I used to not think much about marriage. When Iwas in college, I used to not wanting getting married in a young age. “At least 27 years old…,” was what I used to say. But, with everyone around is getting married one by one, I, in my 25 years of age, started to wander.
They said, “It’s better to get married while you are young. Therefore you can properly support your kids until they graduate from university.” Or, they said, “Why are you waiting so long? If you feel that you’ve found the right guy, then just go for it!” When I answered, “I’m not ready, and he’s not ready. I need to have everything settled, financially and mentally, before I proceed to the next step.” They will answered, “That’s just an excuse. It just indicates you’re not confident enough on your guy. You’re just simply not thinking that he’s the one.”
Honestly, it made me think.
I mean, how can I tell that he’s the right one? The more I think about it, the more I think I need to get a new guy. Just simply to compare, so I can know the answer. And the more I think about it, the more I found that he’s actually not the right one. I just found one flaws after another. More and more things to justify that I just have to move on to find a new guy, which will be the right one for me. More and more times to think and said to myself, “I’ve done enough; I deserve better!”
That last two sentences was the sentences I found in a blog written by Lori Lowe that I recently read (she apparently interview sort of a relationship expert, Dr. Haltzman). When I read it, it’s just so me. Hit me at the right spot.
The Doctor said that, “If we think we know a person well when we marry them, we are temporarily blinded by our love, which tends to minimize or ignore attributes that would make the relationship complicated or downright difficult. In addition, both individuals bring different expectations to the marriage, and we change individually and as a couple over time. No one gets a guarantee of marrying the right person,” says Dr. Haltzman, “so you should assume you married the wrong person.”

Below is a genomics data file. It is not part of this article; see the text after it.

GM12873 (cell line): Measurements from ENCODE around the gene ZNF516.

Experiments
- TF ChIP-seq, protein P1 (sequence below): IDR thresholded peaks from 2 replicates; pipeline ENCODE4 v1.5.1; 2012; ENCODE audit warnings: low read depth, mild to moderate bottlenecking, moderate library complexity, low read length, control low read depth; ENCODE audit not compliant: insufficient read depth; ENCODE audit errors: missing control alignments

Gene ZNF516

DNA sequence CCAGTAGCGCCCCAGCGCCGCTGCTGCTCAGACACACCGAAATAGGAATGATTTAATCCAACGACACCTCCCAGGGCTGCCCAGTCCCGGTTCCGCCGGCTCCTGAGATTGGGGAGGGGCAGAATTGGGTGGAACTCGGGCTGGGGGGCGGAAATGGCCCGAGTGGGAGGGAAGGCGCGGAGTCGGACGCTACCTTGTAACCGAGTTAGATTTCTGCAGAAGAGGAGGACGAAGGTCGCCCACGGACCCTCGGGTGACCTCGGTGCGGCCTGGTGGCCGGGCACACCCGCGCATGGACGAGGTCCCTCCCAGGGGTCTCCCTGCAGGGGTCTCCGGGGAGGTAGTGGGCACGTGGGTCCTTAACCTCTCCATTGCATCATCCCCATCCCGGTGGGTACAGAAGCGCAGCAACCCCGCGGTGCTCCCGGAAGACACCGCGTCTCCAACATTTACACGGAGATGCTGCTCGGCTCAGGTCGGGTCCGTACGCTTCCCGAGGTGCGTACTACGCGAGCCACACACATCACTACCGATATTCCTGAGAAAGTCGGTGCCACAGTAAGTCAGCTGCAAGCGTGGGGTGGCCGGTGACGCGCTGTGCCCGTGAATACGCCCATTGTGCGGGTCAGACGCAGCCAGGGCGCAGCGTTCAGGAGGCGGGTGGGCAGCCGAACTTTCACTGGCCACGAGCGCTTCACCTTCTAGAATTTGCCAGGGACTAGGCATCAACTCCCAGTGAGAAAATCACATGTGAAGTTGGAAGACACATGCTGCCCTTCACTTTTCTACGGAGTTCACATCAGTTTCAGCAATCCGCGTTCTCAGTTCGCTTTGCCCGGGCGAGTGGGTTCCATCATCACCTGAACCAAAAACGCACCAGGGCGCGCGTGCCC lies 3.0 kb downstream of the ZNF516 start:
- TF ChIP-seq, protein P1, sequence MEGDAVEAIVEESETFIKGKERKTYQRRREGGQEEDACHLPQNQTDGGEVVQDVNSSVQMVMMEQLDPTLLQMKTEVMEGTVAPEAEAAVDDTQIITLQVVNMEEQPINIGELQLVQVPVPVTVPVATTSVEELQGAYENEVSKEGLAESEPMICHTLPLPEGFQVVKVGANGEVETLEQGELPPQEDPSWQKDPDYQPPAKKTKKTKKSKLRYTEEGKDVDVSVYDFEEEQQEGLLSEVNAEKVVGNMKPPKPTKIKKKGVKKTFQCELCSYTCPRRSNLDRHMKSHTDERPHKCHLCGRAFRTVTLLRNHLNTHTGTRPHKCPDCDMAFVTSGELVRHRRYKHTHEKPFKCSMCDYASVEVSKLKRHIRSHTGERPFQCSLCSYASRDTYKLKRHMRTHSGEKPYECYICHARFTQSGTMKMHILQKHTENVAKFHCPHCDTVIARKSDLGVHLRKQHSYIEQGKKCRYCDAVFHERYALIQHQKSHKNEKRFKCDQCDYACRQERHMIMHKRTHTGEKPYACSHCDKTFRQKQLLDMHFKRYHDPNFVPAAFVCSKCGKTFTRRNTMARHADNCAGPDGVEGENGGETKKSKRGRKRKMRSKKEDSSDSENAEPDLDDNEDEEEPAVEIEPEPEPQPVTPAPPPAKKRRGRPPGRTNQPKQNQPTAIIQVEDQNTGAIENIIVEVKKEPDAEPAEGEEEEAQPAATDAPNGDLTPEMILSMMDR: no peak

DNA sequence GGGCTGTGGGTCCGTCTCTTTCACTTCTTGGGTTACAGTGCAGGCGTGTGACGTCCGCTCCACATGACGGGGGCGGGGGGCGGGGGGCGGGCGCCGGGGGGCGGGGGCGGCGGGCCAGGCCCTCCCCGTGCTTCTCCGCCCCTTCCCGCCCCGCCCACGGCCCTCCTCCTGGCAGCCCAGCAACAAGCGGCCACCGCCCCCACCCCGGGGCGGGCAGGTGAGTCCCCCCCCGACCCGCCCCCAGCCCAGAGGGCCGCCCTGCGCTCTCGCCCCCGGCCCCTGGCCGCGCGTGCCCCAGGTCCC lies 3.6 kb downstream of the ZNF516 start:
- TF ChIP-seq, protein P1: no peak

He added that this is caused by our culture of choice. We have so many choices in our life, for all sort of things that we do. And we tend to apply that on the way we choose our partner.
He also added that, “I’ll cut to the chase and reveal that people are happier with the choices they make when there are relatively few choices from which to choose. With too many choices, we can become overburdened and regretful and constantly question our decision. Today, individuals may feel they have many choices of mates, and fear lost opportunities with potential “right” partners. This may happen even after a person is married, as he or she questions the decision to marry with each bump in the road.”
And because we apply that, we create the belief that there is someone out there that is “better for me – I’ve done enough and I deserve better.” It makes us continuously and persistently searching for the right one, and not be the right one.
Get it? Search for instead of try be the right one.
So, I guess, when it comes to the question “Is he/she the right one?” we just have to say (and as the Doctor put it) “‘This is the person I chose, and I need to find a way to develop a sense of closeness with this person for who he or she really is and not how I fantasize them to be.’”
Or in other words, try to be the right one instead.
*) Note : For full article by Lori Lowe and her articles on “Reseach-based Marriage Tips and Insight” please visit http://lifegems4marriage.com/2010/09/10/we-all-married-the-wrong-person/. All pictures show in here are found on the net, and not owned by me.